New House Bill Would Curb RRP Rules

June 8, 2012
Government

Reps. John Sullivan (R-Okla.), Tim Murphy (R-Pa.) and a bipartisan list of co-sponsors introduced legislation yesterday that would restore the opt-out provision to the Environmental Protection Agency's Lead Repair, Renovation and Painting rule. H.R. 5911, the Lead Exposure Reduction Amendments Act of 2012, is similar to legislation introduced in the Senate earlier this year by Sen. James Inhofe (R-Okla.).

Said to help homeowners and remodelers to better comply with the costly work practices and record keeping requirements of the rule without compromising safety standards, the House legislation is supported by a broad coalition of building industry associations. "We commend Reps. Sullivan and Murphy for championing this bill that will not only make the EPA's lead paint rule more workable, but continue to protect pregnant women and small children," says George "Geep" Moore Jr., a Louisiana remodeler and chairman of the National Association of Home Builders' Remodelers' Council. "This legislation will provide families greater flexibility to decide on their own remodeling activities and give them the peace of mind of knowing sound safeguards remain in place to protect against lead hazards."

"Since the EPA lead rule took effect in April 2010, EPA has expanded the rule beyond its original goal of protecting pregnant women and small children while mismanaging the implementation of the rule and failing to meet its own requirements to produce an accurate test kit," says Michael O'Brien, president of the Window & Door Manufacturers Association. "The Sullivan-Murphy bill is a common-sense response which will refocus efforts on protecting pregnant woman and small children and we applaud Congressmen Sullivan and Murphy for their leadership on this issue."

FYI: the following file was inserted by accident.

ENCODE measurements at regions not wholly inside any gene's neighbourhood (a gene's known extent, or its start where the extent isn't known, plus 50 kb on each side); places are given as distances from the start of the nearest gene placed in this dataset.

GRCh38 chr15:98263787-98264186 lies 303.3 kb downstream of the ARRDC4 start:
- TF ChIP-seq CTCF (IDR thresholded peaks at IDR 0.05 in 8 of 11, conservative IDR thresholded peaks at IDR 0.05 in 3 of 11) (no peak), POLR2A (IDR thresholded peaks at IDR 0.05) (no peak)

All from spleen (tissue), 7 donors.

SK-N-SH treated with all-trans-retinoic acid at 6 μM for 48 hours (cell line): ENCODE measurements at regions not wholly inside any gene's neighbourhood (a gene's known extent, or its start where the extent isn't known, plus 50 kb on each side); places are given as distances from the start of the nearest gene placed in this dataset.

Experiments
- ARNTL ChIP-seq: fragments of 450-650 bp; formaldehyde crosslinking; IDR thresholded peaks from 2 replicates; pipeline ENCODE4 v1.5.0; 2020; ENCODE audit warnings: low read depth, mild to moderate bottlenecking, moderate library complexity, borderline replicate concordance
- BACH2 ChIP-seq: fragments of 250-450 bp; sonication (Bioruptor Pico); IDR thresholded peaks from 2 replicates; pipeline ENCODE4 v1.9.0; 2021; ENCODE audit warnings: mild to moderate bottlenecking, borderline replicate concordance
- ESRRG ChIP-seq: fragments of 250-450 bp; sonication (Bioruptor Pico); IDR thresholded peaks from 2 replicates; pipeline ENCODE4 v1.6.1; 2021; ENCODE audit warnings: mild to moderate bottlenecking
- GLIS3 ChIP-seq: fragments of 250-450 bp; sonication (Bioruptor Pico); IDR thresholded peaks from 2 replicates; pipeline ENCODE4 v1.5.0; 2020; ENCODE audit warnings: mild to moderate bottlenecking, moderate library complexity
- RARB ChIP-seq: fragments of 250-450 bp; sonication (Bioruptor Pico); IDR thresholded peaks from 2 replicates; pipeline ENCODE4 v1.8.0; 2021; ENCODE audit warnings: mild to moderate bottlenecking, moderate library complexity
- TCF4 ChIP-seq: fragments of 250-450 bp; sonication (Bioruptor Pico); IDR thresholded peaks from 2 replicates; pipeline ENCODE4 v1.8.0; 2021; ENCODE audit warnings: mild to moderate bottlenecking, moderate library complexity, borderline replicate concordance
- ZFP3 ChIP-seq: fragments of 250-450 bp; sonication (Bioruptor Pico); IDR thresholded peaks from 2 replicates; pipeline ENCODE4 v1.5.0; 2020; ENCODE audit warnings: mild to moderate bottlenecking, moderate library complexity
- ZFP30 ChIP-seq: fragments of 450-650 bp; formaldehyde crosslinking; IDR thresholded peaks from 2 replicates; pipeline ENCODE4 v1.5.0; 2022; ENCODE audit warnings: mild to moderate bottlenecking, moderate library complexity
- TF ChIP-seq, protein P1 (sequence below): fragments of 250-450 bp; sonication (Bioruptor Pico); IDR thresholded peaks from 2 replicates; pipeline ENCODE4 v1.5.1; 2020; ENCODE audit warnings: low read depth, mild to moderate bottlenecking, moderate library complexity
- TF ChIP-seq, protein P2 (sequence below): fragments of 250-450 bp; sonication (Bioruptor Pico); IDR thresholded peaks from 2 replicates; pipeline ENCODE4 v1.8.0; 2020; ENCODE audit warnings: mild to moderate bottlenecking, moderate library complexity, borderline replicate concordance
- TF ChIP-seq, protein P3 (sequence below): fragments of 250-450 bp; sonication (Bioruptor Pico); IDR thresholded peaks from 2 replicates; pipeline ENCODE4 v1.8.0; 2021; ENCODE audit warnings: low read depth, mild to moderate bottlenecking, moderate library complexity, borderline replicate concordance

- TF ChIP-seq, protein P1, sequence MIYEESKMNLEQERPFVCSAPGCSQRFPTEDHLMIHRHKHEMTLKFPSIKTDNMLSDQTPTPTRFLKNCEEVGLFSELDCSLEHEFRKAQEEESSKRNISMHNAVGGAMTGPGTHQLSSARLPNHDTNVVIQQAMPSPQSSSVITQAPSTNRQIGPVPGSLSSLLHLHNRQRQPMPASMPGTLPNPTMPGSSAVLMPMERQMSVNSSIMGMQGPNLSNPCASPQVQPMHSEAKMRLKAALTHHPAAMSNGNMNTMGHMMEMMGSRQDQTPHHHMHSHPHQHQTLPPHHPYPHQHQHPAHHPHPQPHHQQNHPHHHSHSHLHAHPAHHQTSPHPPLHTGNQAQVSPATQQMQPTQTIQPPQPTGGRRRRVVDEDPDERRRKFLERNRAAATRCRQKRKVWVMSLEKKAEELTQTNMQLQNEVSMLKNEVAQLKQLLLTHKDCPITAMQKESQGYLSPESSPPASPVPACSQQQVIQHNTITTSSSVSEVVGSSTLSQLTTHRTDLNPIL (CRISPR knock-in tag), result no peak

According to NAHB, both the House and Senate bills include provisions that would:

  • Reinstate the opt-out provision to allow home owners without small children or pregnant women residing in them - not the government -- to decide whether to require LRRP compliance.
  • Suspend the LRRP if EPA does not approve a commercially available test kit that meets the regulation's requirements.
  • Allow remodelers to reduce fines if they correct paperwork errors found during an inspection.
  • Eliminate the "hands on" recertification training requirements that force some remodelers to travel long distances to training facilities to receive proper certification.
  • Prohibit EPA from expanding the LRRP to commercial and public buildings until at least one year after the agency conducts a study demonstrating the need for such an action.
  • Clarify the definition of "abatement" to specifically exclude remodeling and renovation activities.
  • Provide an exemption to the regulation for emergency renovations.

Other groups supporting the new legislation include the National Lumber & Building Materials Association and the Window & Door Dealers Alliance.  "The WDDA applauds the initiative–particularly its multi-prong reach to tackle a number issues," says David Walker, VP. "It is yet another coal on the fire to keep pressure building on policy makers to reinstate the opt-out; and, when passed, will help with a number of other areas–including commercial."